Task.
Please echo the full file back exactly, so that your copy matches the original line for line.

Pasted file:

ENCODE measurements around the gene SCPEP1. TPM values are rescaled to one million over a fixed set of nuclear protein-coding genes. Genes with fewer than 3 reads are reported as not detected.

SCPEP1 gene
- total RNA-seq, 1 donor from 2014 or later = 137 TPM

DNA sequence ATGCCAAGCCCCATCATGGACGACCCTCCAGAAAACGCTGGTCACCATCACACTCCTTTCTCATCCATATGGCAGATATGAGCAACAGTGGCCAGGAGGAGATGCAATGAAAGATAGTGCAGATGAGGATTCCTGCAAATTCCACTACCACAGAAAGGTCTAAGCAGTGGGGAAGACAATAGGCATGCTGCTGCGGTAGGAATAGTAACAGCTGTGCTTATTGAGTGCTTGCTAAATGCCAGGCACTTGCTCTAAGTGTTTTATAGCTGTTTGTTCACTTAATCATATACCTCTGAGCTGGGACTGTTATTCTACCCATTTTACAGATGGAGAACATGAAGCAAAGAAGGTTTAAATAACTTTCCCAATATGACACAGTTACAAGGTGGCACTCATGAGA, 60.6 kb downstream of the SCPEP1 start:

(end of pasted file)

ENCODE measurements around the gene SCPEP1. TPM values are rescaled to one million over a fixed set of nuclear protein-coding genes. Genes with fewer than 3 reads are reported as not detected.

SCPEP1 gene
- total RNA-seq, 1 donor from 2014 or later = 137 TPM

DNA sequence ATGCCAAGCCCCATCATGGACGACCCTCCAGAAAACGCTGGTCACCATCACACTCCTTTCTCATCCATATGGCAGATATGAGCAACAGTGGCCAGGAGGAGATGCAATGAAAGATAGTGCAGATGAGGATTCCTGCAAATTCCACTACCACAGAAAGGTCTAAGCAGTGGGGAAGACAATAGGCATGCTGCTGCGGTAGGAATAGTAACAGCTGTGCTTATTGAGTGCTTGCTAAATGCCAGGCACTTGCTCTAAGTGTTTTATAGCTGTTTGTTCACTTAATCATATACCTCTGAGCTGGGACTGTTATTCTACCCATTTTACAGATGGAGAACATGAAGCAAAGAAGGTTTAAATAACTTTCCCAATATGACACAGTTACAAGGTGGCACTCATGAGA, 60.6 kb downstream of the SCPEP1 start: